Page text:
Also known as a rebate, a cash allowance drops a vehicle's final price at the dealership. Auto manufacturers often offer cash allowances, generally ranging from $500 to up to $10,000, to reduce their inventories, while the government sometimes offers such rebates in connection with military service or student status.
Car dealers apply cash allowances toward the car a consumer is buying, much the same way they apply a down payment or trade-in value. Most cash allowances are given with restrictions, such as a requirement that a consumer lease or purchase a given vehicle during a particular period of time or that he obtain his own financing.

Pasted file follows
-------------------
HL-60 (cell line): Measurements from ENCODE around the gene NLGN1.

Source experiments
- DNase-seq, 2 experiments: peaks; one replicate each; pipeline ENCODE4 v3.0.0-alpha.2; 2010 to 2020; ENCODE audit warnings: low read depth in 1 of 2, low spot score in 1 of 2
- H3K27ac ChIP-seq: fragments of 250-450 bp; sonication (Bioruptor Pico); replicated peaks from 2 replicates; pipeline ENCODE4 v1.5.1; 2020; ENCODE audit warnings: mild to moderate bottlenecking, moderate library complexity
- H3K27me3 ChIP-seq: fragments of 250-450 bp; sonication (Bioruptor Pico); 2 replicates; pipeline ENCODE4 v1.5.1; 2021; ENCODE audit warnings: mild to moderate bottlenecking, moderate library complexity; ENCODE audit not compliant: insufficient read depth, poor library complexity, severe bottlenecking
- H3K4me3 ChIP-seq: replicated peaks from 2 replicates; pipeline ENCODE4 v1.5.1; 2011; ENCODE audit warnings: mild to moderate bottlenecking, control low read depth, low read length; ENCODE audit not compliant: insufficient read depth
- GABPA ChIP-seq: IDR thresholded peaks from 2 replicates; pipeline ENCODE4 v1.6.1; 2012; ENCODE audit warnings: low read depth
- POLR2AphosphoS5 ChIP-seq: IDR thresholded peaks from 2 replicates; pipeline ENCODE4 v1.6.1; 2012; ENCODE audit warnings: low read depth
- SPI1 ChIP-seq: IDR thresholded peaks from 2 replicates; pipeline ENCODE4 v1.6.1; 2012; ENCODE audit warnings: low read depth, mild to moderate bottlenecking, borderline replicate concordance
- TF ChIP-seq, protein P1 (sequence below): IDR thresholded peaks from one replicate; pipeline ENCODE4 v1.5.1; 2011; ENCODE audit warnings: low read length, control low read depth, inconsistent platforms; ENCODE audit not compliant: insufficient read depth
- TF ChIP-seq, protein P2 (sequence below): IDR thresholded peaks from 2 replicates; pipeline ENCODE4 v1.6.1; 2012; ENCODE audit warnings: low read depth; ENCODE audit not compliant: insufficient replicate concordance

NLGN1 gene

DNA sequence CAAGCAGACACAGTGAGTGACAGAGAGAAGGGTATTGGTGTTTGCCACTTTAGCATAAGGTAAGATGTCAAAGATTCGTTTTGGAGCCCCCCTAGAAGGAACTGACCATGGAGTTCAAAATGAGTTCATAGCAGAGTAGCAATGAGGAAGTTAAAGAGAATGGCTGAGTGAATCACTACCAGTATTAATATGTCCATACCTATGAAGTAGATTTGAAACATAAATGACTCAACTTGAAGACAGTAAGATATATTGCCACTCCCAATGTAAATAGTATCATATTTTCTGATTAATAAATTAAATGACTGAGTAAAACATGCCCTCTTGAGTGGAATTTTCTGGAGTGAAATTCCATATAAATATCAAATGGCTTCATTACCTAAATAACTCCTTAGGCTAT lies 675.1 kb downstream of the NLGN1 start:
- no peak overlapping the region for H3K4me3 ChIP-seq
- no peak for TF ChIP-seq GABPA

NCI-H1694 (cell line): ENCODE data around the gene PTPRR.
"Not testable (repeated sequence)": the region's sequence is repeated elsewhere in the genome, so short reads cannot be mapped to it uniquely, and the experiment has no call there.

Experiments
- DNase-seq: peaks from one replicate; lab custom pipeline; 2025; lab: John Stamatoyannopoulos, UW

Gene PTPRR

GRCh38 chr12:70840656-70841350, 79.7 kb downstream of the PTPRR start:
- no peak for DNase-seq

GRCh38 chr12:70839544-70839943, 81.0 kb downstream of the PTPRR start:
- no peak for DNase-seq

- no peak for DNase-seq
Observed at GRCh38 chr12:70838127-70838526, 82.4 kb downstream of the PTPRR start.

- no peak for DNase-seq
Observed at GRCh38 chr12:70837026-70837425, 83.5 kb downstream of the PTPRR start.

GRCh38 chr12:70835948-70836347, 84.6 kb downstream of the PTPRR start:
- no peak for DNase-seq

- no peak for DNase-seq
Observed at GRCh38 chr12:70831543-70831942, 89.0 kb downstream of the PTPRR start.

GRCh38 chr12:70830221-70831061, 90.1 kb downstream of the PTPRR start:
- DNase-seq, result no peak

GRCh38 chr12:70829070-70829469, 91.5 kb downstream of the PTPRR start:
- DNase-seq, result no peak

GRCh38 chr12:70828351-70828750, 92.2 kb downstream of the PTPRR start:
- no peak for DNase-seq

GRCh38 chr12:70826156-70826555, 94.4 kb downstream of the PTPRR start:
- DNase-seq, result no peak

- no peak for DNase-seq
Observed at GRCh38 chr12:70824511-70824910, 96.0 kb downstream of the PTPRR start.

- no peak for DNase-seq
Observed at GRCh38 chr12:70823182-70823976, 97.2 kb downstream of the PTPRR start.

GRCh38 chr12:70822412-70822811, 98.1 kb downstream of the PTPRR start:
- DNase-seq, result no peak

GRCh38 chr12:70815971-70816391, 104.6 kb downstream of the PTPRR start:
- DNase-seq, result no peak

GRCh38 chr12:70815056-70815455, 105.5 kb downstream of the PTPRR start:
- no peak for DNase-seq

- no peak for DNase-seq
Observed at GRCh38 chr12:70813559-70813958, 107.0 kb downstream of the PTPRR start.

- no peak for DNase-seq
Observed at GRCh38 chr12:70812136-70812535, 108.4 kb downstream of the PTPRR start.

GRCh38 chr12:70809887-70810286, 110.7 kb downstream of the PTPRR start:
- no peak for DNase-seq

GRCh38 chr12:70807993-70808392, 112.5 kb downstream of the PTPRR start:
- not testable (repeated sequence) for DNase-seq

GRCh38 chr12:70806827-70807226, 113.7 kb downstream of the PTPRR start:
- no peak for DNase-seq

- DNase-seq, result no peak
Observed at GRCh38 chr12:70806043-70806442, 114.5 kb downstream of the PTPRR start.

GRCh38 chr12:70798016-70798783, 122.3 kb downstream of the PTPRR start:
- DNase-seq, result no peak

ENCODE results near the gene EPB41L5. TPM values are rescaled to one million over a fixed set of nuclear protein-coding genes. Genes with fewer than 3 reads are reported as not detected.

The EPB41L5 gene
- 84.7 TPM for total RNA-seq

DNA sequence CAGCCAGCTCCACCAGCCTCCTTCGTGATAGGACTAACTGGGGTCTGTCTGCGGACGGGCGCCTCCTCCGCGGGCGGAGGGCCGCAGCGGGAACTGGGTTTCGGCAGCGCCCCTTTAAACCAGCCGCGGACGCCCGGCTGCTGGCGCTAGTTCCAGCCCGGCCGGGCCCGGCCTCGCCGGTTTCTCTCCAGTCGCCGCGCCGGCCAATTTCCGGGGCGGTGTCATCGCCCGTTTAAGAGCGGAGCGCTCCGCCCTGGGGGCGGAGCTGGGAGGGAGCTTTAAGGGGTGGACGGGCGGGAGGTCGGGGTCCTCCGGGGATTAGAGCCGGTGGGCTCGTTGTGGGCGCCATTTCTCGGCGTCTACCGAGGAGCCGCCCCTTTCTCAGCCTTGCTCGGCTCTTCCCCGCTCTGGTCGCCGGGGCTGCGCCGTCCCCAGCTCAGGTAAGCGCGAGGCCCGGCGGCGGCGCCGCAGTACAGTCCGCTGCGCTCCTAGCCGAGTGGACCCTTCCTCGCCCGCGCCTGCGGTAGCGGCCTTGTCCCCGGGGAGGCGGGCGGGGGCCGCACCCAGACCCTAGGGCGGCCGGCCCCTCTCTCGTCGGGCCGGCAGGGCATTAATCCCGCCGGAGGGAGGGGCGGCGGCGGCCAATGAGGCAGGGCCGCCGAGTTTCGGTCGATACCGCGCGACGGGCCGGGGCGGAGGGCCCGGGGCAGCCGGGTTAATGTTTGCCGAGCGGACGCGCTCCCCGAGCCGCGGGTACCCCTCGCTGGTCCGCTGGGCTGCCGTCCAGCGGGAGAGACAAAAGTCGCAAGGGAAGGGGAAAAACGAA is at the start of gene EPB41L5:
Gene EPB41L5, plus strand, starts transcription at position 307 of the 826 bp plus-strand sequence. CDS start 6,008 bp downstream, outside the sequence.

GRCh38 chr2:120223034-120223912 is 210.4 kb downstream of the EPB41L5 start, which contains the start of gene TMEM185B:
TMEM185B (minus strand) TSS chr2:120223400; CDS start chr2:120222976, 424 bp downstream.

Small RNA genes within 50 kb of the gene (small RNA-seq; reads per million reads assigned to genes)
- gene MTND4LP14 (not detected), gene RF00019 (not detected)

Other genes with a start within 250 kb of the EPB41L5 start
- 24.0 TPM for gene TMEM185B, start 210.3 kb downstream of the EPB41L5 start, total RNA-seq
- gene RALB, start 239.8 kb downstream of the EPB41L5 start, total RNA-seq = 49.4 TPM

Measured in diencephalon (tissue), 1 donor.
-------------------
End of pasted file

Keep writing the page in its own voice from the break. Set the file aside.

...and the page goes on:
Typically, dealers offer cash allowances during late summer or early fall when they are attempting to empty their lots in anticipation of the release of new models. When one auto manufacturer announces rebates, generally others follow with cash allowances of their own.
At various times in history, the U.S. government has provided cash allowances toward the purchase of new vehicles. The 2009 "Cash for Clunkers" program allowed for $3,500 to $4,500 toward the purchase of a new vehicle provided the trade-in was an older car with low gas mileage. The government reimbursed auto dealers for the amount of the cash allowance.